THE OPENING IS spare, just electric piano over a gently throbbing synth bass line, and then the vocal: “A boy is born in hard time Mississippi / surrounded by four walls that ain’t so pretty.” The radio cut of Stevie Wonder’s 1973 hit song “Living for the City” is a four-verse sketch of a loving Black family who work hard, live right, and yet can’t get ahead under the racist economic and social strictures of their Southern town. The instrumentation builds quickly—drums, synthesizer, hand claps, backup vocals—all performed by Wonder. It fades out on a choir of Wonders, singing variations of the chorus: “Living just enough, just enough for the city.”
The album version, more than 7 minutes long, segues from that repeated chorus into a spoken interlude. The boy of the first verse is now a young man arriving in New York City. He is quickly arrested for unwittingly taking a handoff of something illegal and incarcerated for 10 years. The melody and vocals return, heavier, rougher, with Wonder singing from “inside my voice of sorrow” to describe a now broken man who wanders the city, homeless.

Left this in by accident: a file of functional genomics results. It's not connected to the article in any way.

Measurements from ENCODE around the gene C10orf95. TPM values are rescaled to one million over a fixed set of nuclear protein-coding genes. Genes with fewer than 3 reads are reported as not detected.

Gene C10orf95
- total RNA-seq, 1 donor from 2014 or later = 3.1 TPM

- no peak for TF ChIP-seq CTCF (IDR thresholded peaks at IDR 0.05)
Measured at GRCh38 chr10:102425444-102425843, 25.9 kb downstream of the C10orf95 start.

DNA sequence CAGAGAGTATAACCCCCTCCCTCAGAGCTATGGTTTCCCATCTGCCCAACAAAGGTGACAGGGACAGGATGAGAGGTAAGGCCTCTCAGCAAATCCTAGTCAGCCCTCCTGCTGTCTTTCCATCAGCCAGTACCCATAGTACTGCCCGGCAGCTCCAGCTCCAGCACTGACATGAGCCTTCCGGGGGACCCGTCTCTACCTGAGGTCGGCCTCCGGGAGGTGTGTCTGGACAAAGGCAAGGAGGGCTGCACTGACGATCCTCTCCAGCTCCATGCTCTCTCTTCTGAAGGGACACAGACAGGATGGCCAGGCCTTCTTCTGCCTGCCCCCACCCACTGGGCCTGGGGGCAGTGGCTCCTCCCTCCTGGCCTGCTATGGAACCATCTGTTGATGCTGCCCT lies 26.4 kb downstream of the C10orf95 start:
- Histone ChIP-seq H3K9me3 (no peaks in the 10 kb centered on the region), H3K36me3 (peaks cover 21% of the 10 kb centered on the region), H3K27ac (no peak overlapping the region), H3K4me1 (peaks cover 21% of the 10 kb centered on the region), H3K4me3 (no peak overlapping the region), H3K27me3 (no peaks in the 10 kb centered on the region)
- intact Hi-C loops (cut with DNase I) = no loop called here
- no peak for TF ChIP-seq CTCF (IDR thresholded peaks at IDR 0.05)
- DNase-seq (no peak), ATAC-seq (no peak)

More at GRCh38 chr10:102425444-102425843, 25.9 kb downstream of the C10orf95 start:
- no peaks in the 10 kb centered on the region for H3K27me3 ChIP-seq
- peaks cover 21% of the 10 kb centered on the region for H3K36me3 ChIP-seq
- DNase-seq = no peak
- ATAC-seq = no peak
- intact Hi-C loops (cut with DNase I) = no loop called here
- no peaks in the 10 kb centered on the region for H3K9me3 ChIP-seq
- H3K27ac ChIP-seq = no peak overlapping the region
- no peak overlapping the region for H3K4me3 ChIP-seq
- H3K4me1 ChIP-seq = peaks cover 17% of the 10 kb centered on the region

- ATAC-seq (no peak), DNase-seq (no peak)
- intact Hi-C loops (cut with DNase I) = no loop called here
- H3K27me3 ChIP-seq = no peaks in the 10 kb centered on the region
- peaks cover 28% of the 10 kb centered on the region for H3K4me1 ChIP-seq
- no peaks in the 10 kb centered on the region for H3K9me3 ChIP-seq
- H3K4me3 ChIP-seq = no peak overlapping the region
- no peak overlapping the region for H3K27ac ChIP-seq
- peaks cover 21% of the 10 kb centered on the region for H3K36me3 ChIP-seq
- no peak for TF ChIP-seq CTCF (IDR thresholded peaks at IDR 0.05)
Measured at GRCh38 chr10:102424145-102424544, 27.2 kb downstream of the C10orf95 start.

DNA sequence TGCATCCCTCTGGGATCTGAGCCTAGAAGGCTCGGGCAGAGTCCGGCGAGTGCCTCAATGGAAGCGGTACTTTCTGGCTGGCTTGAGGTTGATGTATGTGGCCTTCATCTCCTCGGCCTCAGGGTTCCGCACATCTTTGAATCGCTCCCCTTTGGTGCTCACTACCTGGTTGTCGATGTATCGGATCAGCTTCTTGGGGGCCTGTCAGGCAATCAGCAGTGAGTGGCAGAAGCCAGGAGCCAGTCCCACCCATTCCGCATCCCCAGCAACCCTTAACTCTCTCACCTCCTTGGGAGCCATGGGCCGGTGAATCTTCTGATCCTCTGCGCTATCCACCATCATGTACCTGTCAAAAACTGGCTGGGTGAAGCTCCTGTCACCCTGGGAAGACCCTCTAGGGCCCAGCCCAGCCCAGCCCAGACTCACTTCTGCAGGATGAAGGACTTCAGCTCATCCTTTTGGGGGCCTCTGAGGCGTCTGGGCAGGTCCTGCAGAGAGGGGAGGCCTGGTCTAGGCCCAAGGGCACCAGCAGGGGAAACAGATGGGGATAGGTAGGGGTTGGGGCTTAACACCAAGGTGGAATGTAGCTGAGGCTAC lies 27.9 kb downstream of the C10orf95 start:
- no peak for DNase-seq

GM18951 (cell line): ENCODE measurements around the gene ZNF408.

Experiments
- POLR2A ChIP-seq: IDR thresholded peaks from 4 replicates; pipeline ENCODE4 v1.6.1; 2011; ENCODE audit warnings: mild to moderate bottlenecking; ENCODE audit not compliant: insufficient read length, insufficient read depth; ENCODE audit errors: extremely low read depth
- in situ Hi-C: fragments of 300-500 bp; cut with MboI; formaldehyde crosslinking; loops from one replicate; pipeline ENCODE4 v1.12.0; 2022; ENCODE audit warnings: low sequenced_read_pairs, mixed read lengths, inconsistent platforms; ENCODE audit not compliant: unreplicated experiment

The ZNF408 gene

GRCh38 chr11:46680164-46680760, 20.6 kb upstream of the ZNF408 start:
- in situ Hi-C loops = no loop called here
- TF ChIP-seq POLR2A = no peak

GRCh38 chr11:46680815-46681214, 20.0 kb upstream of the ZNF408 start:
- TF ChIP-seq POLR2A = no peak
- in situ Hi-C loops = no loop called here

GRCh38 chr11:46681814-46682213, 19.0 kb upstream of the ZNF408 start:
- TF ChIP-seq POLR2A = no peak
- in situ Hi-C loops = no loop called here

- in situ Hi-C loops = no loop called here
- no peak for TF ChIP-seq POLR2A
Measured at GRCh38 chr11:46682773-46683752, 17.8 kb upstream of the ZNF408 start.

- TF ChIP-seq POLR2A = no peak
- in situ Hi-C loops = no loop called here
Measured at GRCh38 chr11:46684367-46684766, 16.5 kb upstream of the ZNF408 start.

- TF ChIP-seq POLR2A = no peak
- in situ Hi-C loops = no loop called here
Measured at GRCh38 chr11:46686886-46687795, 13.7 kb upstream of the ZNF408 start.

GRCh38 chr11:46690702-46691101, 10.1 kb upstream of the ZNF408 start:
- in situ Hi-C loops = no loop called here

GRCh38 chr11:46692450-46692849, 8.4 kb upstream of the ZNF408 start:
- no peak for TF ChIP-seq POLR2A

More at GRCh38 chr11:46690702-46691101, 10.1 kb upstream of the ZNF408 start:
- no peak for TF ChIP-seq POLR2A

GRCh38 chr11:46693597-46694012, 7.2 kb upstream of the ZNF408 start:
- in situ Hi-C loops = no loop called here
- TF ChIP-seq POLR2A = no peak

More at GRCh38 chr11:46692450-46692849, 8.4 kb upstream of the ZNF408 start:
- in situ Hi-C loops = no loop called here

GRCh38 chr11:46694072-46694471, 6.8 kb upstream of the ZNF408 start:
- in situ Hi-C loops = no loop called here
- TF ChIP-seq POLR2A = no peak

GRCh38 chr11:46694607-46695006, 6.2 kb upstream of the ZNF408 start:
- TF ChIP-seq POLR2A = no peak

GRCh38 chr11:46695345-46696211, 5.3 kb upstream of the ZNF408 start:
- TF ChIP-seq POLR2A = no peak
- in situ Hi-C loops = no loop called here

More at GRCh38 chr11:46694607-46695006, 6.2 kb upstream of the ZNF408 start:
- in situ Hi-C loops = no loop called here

“Living for the City” is from the album Innervisions, the third of an astonishing run of five albums Wonder released between 1972 and 1976. During this period, Wonder, a self-taught multi-instrumentalist who made his recording debut in 1962 as a 12-year-old, was stretching lyrically, innovating musically, and embracing a deeper social consciousness.